Zimbabwe reads promotes Tshwao, unrecorded language of under 50 speakers. Just not yet through e-books on Amazon

There are still 4.4bn people not online, according to the International Telecommunication Union’s Measuring the Information Society report.

2013 Measuring the Information Society report by ITU
2013 Measuring the Information Society report by ITU

Rob Minto of the Financial Times dwells on the reminder from ITU that for all the talk about the global internet, and how emerging economies are getting online, there is still a huge gap between the developed and developing world when it comes to internet usage.

Our partner initiative Zimbabwe Reads is working together with the African Languages Research Institute at the University of Zimbabwe to promote Tshwao, an unrecorded language spoken by a small group of people in western part of Zimbabwe, on the border with Botswana. And the internet is not the solution to the problem here.

Tshwao, a type of Khoisan language (mistakenly called Koisan in the new Constitution), is currently spoken by only a few dozen of the estimated 2,000 San people residing in Matabeleland North’s Tsholotsho district.

The team is working on an orthography now and hopes to have some basic children’s materials available by the end of the year.

The community of Tshwao-speakers is so poor that they need food grants to survive (and the area is poorly served by phone service). Digital solutions that  pioneered with Shona literature by Bhabhu Books aren’t yet appropriate in the case of Tshwao.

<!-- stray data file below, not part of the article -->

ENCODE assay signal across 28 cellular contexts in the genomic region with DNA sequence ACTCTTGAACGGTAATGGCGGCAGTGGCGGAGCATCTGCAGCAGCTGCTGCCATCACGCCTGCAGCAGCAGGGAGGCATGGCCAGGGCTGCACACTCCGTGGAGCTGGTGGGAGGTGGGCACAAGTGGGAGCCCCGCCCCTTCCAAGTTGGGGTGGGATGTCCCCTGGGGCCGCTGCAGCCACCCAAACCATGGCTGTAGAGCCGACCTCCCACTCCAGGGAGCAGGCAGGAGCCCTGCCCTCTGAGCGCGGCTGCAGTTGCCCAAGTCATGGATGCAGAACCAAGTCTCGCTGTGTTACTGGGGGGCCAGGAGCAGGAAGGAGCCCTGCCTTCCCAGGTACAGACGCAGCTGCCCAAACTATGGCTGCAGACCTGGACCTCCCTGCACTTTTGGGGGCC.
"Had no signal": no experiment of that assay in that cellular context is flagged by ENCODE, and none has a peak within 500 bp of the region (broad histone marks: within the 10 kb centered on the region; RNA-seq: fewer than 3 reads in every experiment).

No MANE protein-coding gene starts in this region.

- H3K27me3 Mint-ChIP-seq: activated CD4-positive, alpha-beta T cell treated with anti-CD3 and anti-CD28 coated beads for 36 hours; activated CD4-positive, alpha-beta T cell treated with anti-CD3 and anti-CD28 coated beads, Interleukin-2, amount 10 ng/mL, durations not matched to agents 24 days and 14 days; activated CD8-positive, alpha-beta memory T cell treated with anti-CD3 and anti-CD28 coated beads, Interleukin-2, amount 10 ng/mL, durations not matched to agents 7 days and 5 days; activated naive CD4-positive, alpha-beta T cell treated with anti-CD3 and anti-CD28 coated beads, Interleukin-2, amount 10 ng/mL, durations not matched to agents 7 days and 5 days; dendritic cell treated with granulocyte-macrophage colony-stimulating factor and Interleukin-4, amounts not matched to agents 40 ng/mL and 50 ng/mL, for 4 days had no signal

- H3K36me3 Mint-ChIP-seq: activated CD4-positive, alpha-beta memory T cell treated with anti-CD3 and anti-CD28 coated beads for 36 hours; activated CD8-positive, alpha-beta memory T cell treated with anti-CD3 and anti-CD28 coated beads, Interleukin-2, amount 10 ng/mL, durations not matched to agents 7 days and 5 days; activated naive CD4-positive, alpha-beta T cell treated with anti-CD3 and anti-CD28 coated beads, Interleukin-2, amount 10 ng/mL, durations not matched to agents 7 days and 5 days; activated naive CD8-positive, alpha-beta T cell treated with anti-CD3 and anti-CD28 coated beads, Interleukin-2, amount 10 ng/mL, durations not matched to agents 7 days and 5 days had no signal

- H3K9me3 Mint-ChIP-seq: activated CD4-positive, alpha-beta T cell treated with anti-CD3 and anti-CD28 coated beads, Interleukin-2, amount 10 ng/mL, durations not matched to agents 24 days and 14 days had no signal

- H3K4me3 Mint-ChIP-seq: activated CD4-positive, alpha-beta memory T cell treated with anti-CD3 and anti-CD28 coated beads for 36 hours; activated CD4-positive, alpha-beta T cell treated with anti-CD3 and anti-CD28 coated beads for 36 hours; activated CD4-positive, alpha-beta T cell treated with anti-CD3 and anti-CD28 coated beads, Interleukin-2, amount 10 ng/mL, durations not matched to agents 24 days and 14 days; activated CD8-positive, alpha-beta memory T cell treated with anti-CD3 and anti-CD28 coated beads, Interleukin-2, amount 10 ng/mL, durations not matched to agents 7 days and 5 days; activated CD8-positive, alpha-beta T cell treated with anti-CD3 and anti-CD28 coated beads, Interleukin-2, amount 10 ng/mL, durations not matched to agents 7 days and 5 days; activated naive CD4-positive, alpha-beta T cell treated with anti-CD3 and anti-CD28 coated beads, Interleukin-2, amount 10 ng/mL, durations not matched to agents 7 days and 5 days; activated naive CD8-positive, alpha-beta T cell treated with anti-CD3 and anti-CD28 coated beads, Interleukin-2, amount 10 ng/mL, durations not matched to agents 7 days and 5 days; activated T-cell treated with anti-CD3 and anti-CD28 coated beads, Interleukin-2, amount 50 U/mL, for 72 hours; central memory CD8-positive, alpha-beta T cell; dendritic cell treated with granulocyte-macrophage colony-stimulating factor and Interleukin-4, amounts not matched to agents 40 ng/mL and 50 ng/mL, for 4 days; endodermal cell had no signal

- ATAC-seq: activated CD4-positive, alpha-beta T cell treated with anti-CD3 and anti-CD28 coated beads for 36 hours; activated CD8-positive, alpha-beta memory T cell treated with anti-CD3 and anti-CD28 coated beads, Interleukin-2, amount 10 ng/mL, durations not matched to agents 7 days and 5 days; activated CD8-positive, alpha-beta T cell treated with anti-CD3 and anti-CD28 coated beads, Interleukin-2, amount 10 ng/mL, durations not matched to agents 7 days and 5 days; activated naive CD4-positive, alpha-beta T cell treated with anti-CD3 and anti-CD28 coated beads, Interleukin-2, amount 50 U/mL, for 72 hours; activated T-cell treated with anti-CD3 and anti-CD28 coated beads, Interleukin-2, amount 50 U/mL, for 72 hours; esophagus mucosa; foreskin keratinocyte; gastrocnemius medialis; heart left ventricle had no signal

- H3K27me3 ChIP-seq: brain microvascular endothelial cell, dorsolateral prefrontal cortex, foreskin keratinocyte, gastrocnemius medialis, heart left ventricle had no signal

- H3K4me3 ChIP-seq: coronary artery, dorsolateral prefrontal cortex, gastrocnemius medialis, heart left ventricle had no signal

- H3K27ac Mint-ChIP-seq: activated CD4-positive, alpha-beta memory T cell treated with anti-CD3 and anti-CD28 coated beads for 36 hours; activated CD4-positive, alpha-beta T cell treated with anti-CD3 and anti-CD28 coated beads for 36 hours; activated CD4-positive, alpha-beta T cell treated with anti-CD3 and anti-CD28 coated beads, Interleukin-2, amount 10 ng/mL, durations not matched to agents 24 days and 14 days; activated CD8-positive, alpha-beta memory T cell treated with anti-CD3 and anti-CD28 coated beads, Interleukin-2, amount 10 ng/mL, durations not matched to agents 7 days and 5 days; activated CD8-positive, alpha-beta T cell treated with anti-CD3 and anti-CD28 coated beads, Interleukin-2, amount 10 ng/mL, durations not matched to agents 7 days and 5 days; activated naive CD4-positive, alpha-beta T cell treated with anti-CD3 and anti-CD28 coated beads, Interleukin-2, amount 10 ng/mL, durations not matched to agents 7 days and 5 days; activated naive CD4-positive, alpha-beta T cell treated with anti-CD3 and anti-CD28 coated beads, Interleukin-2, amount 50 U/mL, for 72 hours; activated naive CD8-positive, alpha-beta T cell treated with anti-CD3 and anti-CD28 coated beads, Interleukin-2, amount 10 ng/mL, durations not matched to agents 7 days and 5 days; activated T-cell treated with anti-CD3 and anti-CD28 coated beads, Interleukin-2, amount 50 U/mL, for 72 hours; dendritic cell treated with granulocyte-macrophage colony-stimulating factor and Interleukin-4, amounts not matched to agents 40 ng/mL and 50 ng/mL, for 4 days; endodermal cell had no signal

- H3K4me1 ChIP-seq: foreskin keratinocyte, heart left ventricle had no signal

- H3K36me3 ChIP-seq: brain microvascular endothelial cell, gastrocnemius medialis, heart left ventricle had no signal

As the ITU report states:

With 53 per cent of the population in developing countries living in rural areas, the infrastructure challenge to connect all of these people to high-speed Internet is enormous.

Half of the African countries in the study had broadband prices equivalent to over 40 per cent of GNI per capita.

See related:

Making sure that Zimbabwe Reads

Making sure that Zimbabwe reads II: from Boston via Beira to Harare

Zimbabweans put indigenous readers onto Amazon

The perks of traveling by rail in Zimbabwe, if any

Africa story wars: Two black female cultural leaders discuss the importance of narrating Africa-sourced stories

Steppes in Figures #6: 2013 Global Infrastructure, Transportation, Tourism, Inequality within the United Nations, Global Entertainment and Universal Convergence

Culture Fund concludes: Zimbabwean cultural industries are challenged by lack of research. Steppes in Sync suggests: go beyond Harare asap, watch Zimbabwe reads do the trick with Nambya and Kalanga communities

Being blind in Zimbabwe in a global digital age

Digitalizing religious discourse in Zimbabwe

How culture contributes to development: an UNESCO indicator suite

Fast readers of Ethiopia or Addis’ avid culture of newspaper reading

Bittersweet taste of soft power: North Korea’s flirting with tourism


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